Laura Neilson Bonikowsky

Laura Neilson Bonikowsky is an Alberta writer.

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Environmental protection: Where Canada stands

| September 27, 2015 | 0 Comments
Environmental protection:  Where Canada stands

Canada enjoys an embarrassment of riches that make for a safe and healthy life for most of its citizens. The country prides itself on its health care and social systems, enjoys clean air and water and reaps the benefits of abundant natural resources. Canada’s management of these resources placed it 24th out of 178 countries […]

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Get outta town: A traveller’s Top 10

Get outta town:   A traveller’s Top 10

Where it began… Two thousand years ago, the Romans, having developed paved roads and the idea of the holiday, were the earliest leisure travellers. Emperor Augustus had suppressed piracy in the Mediterranean region, making it possible to travel in relative safety. Roman emperors, scholars and the wealthy visited historic sites such as the Parthenon and […]

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Canada and the birth of NATO

Canada and the birth of NATO

On April 4, 1949, Canada and 11 other countries signed the North Atlantic Treaty in Washington, D.C., to form the North Atlantic Treaty Organization (NATO), its mandate to “safeguard the freedom and security of member countries through political and military means.” After the Second World War, Canada had a strong economy and new confidence. It […]

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Expanding security to meet growing threats

| January 5, 2015 | 0 Comments
Expanding security to meet growing threats

In October 2014, two soldiers, one in uniform, were the target of a hit-and-run near St-Jean-sur-Richelieu, Quebec; Warrant Officer Patrice Vincent was killed. The driver fled and was shot to death by police following a high-speed chase. Two days later, Michael Zehaf-Bibeau killed Cpl. Nathan Cirillo as Mr. Cirillo stood on duty at the National […]

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The day the circuses came to town

The day the circuses came to town

When the steamship Queen Victoria sailed into Charlottetown Harbour on Sept. 1, 1864, she was the last to arrive at the party, bringing the delegation from the Province of Canada to one of the most significant events in Canada’s history. One would expect that the ship’s arrival would have been cause for a certain amount […]

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Coming to Canada: An overview of immigration history

| September 30, 2013 | 0 Comments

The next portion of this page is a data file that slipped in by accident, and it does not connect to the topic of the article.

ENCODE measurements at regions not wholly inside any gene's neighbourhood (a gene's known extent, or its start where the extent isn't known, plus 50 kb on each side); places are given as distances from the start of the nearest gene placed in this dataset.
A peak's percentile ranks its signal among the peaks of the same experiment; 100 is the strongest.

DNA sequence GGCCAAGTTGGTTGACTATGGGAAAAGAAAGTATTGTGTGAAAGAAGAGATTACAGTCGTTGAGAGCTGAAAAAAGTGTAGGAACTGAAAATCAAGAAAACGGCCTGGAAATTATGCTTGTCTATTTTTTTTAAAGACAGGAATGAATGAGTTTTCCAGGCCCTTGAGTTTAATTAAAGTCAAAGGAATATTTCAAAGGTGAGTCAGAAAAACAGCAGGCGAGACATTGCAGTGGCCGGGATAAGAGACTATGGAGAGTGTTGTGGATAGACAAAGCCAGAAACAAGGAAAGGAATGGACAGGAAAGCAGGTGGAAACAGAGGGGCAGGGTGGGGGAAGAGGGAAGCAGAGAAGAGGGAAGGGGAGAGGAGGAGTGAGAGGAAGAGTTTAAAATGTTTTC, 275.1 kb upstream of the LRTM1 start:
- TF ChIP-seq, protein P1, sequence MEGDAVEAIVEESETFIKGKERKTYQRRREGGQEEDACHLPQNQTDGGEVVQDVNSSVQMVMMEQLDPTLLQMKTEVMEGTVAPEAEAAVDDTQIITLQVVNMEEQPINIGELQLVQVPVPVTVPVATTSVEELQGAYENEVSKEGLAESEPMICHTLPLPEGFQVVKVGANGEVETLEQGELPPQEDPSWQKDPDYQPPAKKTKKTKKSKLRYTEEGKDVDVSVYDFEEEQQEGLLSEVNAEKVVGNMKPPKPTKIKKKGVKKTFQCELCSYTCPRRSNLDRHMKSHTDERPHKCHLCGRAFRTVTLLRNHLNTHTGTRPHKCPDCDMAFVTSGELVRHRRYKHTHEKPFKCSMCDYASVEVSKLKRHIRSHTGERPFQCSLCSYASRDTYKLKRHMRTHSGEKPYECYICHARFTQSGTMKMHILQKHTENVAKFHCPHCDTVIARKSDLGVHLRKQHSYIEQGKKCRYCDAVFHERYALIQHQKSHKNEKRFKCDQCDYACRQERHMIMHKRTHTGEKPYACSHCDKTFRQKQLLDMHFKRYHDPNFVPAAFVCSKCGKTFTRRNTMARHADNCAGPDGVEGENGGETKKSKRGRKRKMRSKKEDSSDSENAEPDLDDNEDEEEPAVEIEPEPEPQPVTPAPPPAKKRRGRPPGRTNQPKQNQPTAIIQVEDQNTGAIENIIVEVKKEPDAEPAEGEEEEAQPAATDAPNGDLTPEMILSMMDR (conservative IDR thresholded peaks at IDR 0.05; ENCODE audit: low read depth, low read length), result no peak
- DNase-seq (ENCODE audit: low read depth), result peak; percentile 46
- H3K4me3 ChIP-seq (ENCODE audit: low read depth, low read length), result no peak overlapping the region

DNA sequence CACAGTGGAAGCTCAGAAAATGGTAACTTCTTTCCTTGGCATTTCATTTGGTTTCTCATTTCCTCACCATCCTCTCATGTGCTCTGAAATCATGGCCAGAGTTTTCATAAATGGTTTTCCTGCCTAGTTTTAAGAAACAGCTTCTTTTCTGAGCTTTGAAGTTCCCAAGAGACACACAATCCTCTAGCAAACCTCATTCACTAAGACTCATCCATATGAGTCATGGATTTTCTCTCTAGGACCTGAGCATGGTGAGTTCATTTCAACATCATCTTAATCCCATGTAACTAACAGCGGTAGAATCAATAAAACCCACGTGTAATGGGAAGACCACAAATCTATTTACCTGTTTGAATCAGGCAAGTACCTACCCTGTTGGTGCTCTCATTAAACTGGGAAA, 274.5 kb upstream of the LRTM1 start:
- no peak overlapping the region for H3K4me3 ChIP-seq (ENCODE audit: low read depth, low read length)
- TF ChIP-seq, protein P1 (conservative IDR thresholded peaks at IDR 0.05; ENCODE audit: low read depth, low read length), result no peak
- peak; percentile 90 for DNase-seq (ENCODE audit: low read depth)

Coming to Canada: An overview of immigration history

In Statistics Canada’s 2011 National Household Survey, the ethnic origin most often selected by respondents was Canadian, reported by more than 10.5 million people. It was followed by English, French, Scottish, Irish and German. Canada is often called a land of immigrants. And it is true that all Canadians are either from somewhere else, or […]

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The Arctic, country by country

| October 4, 2012 | 1 Comment
The Arctic, country by country

Our eight-country primer takes you to each of the council’s member states and offers a breakdown of their Arctic territory, interests and claims. By Laura Neilson Bonikowsky   CANADA Area: 9,984,670 sq km Population: 34,476,688 (2012) Canada’s frigid Arctic is definitely something to get hot and bothered about. It makes up more than 40 percent […]

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Canada’s first Olympic gold-medalist

Canada’s first Olympic gold-medalist

On the official Olympic Games website, there are two records concerning George Orton at the Paris Olympics in 1900. The records show he won a bronze medal in the 400-metre men’s hurdles and a gold medal in the 3000-metre steeplechase. The records note his country as Canada, making George Orton the first Canadian to win […]

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Yonge Street: Governor Simcoe’s military road

Yonge Street: Governor Simcoe’s military road

By Laura Neilson Bonikowsky I have ascertained by a Route hitherto unknown but to some Indian Hunters, that there is an easy Portage between York and the Waters which fall into Lake Huron of not more than thirty miles in extent…. and hope to compleat (sic) the Military Street or Road the ensuing Autumn.” ~ […]

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The big Pig War

| February 12, 2012 | 0 Comments
The big Pig War

The boundary between Canada and the United States was a matter of dispute between 1783 and 1872, when the issue was arbitrated by German Emperor Wilhelm I. The last portion of the boundary had been ambiguously determined by the Oregon Treaty of 1846, which extended the 49th parallel “to the middle of the channel which […]

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